There are thus implicit paradigms that can be used to account for the cost of maintenance of information, ethical considerations and “process” capital. The idea of process capital is the ways in which information can be transformed to effectively move from being gathered into being used and would represent the value of management in a traditional organization and is more likely to be similar to BI and analytics in today’s world.

Conceivably it would then be possible to draw up an information balance sheet and its purpose would be to indicate the health and wealth locked in the data sets that we carry. Information managers can then apply specific processes, paradigms or design patterns to the data and this would unlock value.

This all sounds very complex and may only be of limited use.

On a more practical level – we can also ask ourselves to what extent we are carrying around useless information and to what extent existing information sets our there about ourselves is useless. For a lot of us our MySpace accounts are definitely a liability – because most of us have not used it in more than 5 years and it is likely to be still alive? However our LinkedIn and Facebooks accounts are a far more valuable asset. By the principles in a potential information accounting schema we could value these systems in terms of how current it is, what we are doing with it, and to what extent it adds value to our objectives.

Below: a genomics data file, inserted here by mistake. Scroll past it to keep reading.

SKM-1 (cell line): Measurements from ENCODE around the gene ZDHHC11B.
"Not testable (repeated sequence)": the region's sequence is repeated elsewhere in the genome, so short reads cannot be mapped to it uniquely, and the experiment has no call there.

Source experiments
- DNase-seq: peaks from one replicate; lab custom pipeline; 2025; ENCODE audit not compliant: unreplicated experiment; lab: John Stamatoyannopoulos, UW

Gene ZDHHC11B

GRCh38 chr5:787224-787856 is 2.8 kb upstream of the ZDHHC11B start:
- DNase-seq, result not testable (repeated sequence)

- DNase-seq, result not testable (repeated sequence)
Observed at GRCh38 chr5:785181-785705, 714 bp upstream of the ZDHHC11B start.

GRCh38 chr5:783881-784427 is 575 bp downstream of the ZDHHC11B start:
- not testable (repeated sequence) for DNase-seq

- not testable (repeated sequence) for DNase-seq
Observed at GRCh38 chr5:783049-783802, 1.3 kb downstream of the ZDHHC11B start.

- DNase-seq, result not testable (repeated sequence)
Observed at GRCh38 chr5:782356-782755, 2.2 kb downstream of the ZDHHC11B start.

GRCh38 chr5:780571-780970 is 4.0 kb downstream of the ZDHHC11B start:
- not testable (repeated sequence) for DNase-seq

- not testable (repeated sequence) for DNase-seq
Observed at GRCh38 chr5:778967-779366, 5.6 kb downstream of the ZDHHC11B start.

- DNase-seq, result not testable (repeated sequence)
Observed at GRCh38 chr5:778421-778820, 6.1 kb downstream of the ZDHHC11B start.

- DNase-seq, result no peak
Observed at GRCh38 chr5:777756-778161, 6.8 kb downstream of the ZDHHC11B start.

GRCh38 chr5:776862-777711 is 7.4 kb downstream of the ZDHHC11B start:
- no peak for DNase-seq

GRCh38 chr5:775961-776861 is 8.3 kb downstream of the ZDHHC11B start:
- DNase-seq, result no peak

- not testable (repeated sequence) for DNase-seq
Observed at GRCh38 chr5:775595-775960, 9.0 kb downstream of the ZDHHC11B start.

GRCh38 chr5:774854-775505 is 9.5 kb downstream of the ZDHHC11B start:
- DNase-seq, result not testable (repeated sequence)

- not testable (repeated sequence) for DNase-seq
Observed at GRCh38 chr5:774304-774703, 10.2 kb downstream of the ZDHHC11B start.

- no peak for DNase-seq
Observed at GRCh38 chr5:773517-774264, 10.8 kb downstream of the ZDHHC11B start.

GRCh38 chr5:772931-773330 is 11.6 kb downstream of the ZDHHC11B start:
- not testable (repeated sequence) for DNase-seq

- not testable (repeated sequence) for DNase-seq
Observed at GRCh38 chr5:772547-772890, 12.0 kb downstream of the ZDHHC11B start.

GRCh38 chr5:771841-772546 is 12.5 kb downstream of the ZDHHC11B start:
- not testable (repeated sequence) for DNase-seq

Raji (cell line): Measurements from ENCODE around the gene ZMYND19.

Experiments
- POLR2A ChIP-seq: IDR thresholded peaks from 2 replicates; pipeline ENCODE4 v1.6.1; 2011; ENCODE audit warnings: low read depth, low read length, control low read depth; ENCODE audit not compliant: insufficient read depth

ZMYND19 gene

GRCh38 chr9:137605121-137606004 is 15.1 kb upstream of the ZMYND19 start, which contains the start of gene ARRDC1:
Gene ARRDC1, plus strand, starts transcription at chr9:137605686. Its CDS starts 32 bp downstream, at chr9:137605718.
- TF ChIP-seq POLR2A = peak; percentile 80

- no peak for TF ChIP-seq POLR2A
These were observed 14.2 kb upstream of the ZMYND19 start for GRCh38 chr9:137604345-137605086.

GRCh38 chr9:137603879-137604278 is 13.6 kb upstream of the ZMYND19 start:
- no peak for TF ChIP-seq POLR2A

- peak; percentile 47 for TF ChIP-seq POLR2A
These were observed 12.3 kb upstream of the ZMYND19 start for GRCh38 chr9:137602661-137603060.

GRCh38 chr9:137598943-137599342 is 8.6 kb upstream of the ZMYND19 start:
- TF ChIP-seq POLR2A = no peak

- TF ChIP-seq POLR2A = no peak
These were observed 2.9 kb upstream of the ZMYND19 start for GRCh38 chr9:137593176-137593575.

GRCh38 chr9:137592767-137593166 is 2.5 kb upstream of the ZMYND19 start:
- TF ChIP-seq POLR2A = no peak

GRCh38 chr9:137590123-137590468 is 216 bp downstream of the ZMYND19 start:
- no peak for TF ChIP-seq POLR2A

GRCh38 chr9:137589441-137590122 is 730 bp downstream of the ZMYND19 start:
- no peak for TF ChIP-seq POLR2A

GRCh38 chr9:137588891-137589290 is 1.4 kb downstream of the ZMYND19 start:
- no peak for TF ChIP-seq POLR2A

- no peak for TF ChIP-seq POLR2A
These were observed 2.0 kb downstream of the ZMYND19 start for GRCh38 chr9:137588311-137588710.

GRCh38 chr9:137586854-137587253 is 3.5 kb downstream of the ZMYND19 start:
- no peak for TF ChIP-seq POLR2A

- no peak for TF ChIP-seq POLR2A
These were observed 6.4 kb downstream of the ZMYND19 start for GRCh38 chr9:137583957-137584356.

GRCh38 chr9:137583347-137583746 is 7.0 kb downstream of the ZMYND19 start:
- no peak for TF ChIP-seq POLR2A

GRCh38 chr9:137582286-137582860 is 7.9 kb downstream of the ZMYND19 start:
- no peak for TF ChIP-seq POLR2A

This information accounting paradigm would then offset the asset value in the one account vs the liability value implicit in the other account and can develop a workable method for measuring “information value added”.